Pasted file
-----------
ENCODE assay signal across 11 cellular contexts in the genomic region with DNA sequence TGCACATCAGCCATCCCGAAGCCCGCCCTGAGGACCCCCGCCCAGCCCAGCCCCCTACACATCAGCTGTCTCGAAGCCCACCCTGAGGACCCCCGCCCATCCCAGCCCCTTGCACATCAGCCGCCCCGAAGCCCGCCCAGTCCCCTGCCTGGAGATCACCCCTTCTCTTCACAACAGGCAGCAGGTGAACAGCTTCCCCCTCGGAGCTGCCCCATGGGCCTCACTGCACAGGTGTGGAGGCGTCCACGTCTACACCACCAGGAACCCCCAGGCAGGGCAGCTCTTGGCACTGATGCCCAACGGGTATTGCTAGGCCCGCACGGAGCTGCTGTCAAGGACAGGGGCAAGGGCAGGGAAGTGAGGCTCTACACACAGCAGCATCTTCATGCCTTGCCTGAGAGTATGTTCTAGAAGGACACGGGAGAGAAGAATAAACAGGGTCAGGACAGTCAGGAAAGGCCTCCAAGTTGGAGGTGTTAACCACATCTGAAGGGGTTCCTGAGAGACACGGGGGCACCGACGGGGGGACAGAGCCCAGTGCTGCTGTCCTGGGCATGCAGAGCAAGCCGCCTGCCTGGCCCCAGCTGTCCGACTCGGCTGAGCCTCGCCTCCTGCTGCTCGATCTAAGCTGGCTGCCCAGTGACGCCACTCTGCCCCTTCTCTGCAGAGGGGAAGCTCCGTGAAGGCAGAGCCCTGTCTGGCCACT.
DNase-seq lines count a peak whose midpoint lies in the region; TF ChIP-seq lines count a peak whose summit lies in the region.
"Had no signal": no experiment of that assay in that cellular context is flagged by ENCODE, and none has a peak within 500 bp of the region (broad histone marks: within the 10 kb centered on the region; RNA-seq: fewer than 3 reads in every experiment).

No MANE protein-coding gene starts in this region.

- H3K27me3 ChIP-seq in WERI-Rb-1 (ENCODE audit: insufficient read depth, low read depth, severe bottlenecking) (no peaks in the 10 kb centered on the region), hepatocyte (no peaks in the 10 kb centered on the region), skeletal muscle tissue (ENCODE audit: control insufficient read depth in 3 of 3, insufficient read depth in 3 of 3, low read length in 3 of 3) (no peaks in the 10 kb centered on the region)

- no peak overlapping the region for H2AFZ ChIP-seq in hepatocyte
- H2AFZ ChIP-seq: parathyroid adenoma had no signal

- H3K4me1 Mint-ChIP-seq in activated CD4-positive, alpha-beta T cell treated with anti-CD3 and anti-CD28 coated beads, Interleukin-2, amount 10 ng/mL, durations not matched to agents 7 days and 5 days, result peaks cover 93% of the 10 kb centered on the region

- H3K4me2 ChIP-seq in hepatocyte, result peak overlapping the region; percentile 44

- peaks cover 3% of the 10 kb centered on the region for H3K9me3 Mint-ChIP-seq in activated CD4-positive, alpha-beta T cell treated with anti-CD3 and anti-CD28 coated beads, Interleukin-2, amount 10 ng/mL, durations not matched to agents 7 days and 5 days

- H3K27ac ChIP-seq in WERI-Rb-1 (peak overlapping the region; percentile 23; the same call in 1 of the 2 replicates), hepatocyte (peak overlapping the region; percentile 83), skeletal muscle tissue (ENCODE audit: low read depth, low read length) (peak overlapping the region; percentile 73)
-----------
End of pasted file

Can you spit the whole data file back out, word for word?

ENCODE assay signal across 11 cellular contexts in the genomic region with DNA sequence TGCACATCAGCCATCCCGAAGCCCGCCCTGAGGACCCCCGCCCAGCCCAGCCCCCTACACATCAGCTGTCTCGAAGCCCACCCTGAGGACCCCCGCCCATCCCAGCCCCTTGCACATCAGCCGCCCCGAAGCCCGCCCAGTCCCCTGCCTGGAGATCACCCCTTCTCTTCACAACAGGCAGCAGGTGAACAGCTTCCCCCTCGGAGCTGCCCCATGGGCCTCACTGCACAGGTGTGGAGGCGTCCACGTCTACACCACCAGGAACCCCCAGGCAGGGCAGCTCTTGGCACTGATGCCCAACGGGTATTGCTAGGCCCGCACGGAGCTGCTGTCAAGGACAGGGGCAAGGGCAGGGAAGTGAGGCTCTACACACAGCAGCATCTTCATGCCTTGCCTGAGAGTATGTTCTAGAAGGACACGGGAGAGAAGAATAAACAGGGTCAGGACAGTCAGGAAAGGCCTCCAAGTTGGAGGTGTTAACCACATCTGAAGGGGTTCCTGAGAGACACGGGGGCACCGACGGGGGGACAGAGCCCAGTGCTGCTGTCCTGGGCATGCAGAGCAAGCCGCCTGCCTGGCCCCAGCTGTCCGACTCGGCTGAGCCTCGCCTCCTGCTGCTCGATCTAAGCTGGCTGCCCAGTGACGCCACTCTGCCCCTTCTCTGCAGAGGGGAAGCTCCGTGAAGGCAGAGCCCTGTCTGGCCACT.
DNase-seq lines count a peak whose midpoint lies in the region; TF ChIP-seq lines count a peak whose summit lies in the region.
"Had no signal": no experiment of that assay in that cellular context is flagged by ENCODE, and none has a peak within 500 bp of the region (broad histone marks: within the 10 kb centered on the region; RNA-seq: fewer than 3 reads in every experiment).

No MANE protein-coding gene starts in this region.

- H3K27me3 ChIP-seq in WERI-Rb-1 (ENCODE audit: insufficient read depth, low read depth, severe bottlenecking) (no peaks in the 10 kb centered on the region), hepatocyte (no peaks in the 10 kb centered on the region), skeletal muscle tissue (ENCODE audit: control insufficient read depth in 3 of 3, insufficient read depth in 3 of 3, low read length in 3 of 3) (no peaks in the 10 kb centered on the region)

- no peak overlapping the region for H2AFZ ChIP-seq in hepatocyte
- H2AFZ ChIP-seq: parathyroid adenoma had no signal

- H3K4me1 Mint-ChIP-seq in activated CD4-positive, alpha-beta T cell treated with anti-CD3 and anti-CD28 coated beads, Interleukin-2, amount 10 ng/mL, durations not matched to agents 7 days and 5 days, result peaks cover 93% of the 10 kb centered on the region

- H3K4me2 ChIP-seq in hepatocyte, result peak overlapping the region; percentile 44

- peaks cover 3% of the 10 kb centered on the region for H3K9me3 Mint-ChIP-seq in activated CD4-positive, alpha-beta T cell treated with anti-CD3 and anti-CD28 coated beads, Interleukin-2, amount 10 ng/mL, durations not matched to agents 7 days and 5 days

- H3K27ac ChIP-seq in WERI-Rb-1 (peak overlapping the region; percentile 23; the same call in 1 of the 2 replicates), hepatocyte (peak overlapping the region; percentile 83), skeletal muscle tissue (ENCODE audit: low read depth, low read length) (peak overlapping the region; percentile 73)